“She’s turned off by the low road,” said Samuel Chute to himself.  “She’s going by old Burge’s.  Well, that is the prettiest walk, and ­of course, I could go across by the footpath, and come out in the road this side of Burge’s, and meet her, and that would be better than seeming to have followed her.”

Acting upon this idea, Samuel Chute struck out of the main street and went swiftly along a narrow lane, and then by the footpath over the meadows to the road, a walk of a good mile and a half before he was out into the winding road that led by Mr Burge’s.

“She’ll come upon me here, plump,” he said with a laugh.  “I wonder what she’ll say, and whether she’ll look at me again in that pretty, shy way, same as she did when I took the school pence!  Hah, things are going on right for you, my boy; and what could be better?”

There was no answer to his question, so Samuel Chute went on making arrangements, like the Eastern man with his basket of crockery ware.

“I’ll tell you what we’ll do; we’ll put both the old ladies together in one house, while we live in the other.  Nothing could be easier.  I say, isn’t it time she was here?”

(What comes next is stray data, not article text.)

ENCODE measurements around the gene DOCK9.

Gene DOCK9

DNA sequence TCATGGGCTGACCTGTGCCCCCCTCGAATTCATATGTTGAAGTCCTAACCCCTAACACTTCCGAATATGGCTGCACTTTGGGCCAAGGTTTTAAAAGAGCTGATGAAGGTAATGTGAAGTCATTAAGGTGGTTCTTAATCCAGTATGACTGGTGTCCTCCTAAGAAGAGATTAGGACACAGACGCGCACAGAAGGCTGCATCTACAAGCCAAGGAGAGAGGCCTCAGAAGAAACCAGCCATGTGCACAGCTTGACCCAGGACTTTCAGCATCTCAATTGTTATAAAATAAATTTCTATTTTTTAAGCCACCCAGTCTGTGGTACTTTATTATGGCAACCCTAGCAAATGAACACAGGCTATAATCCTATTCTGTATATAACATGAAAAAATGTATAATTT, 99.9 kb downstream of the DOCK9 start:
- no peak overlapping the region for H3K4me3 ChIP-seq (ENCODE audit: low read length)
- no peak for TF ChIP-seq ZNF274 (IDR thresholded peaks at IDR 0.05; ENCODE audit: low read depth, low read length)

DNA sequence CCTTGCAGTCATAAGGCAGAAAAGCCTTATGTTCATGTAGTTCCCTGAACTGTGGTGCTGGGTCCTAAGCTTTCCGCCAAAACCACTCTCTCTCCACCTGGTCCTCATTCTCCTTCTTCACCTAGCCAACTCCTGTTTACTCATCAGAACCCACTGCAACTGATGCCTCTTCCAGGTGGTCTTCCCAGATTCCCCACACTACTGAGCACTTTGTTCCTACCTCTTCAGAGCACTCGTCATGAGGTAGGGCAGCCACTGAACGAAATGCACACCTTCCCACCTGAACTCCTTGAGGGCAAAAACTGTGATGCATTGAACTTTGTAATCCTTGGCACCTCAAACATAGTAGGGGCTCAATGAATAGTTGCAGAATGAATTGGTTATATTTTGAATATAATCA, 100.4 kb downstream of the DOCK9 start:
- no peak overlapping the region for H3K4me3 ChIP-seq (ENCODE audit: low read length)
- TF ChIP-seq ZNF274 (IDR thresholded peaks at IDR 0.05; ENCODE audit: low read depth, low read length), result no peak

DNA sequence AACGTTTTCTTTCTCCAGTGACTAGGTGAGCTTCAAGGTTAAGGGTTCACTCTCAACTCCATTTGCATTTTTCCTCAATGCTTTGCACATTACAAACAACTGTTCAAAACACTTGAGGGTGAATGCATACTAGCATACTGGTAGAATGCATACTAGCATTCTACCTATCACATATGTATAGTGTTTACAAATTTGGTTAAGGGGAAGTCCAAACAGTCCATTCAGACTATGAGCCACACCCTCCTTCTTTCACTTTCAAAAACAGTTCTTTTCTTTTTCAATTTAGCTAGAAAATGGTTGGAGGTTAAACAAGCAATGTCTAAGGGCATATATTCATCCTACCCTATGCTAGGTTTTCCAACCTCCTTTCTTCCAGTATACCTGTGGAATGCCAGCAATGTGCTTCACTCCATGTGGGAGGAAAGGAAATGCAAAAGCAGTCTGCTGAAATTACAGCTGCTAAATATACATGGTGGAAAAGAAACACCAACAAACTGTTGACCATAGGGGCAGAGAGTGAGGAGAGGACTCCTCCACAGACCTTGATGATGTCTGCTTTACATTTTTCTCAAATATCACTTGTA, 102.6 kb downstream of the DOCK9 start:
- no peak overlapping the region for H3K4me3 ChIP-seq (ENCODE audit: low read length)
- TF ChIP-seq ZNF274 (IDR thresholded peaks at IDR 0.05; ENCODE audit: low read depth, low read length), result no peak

He glanced at his watch, and it certainly seemed to be time for Hazel to have reached as far.  She was not long, however, in appearing now round the bend of the road, looking brighter and more attractive than Samuel Chute had seen her yet, for there was a warm flush in her cheek, and her eyes were sparkling and full of vivacity.  But in spite of this the schoolmaster drew his breath through his teeth with a spiteful hiss, and as he leaned a little forward and stared at Hazel Thorne, his countenance assumed the same ugly look, full of dislike and spite, that had been seen in his mother’s face only a short time before.